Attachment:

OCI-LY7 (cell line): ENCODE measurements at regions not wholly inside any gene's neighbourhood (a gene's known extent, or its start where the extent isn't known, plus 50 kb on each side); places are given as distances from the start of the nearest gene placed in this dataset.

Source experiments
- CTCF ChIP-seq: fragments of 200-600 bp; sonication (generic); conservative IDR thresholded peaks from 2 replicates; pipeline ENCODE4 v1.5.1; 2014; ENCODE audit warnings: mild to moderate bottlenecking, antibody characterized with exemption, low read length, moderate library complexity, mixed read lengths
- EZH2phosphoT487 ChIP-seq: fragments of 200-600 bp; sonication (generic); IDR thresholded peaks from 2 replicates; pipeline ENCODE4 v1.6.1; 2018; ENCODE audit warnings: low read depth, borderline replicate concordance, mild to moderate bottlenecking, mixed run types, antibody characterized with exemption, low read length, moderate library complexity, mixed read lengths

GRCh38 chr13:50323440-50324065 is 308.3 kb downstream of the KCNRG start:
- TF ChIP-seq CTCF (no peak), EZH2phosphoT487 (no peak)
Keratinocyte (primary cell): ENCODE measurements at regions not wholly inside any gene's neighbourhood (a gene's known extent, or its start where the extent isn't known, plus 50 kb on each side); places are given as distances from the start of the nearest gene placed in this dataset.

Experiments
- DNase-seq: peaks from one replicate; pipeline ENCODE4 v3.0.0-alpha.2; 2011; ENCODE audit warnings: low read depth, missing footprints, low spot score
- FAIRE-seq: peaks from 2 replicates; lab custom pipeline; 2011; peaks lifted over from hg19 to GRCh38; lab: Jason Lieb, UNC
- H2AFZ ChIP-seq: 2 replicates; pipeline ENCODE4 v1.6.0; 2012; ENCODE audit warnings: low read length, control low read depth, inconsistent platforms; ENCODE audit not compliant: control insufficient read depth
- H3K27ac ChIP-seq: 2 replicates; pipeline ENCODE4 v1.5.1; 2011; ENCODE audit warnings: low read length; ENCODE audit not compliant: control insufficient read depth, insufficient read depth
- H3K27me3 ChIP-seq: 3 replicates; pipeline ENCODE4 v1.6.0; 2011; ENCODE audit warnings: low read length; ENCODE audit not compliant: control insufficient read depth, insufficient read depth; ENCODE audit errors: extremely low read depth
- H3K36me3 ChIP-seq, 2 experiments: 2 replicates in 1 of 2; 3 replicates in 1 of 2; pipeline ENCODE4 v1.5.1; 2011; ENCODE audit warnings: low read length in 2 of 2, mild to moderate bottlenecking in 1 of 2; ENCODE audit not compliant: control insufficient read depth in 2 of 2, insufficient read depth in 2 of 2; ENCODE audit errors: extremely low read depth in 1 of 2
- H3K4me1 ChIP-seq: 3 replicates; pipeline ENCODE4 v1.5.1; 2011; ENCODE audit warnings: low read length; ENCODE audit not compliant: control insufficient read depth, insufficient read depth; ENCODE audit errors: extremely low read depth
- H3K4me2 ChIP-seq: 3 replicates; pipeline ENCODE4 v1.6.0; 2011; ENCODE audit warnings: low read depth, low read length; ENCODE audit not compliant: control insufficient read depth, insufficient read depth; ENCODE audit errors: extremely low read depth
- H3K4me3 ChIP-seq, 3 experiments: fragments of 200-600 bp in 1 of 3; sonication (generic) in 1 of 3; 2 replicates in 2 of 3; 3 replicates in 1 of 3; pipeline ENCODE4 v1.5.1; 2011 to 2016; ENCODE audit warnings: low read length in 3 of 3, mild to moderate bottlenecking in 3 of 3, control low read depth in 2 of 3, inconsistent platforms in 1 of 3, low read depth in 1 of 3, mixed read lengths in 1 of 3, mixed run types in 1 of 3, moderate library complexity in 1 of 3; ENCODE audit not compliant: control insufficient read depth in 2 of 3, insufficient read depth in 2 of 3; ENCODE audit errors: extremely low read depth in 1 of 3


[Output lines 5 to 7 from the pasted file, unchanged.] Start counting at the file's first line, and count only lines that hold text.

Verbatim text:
GRCh38 chr13:50323440-50324065 is 308.3 kb downstream of the KCNRG start:
- TF ChIP-seq CTCF (no peak), EZH2phosphoT487 (no peak)
Keratinocyte (primary cell): ENCODE measurements at regions not wholly inside any gene's neighbourhood (a gene's known extent, or its start where the extent isn't known, plus 50 kb on each side); places are given as distances from the start of the nearest gene placed in this dataset.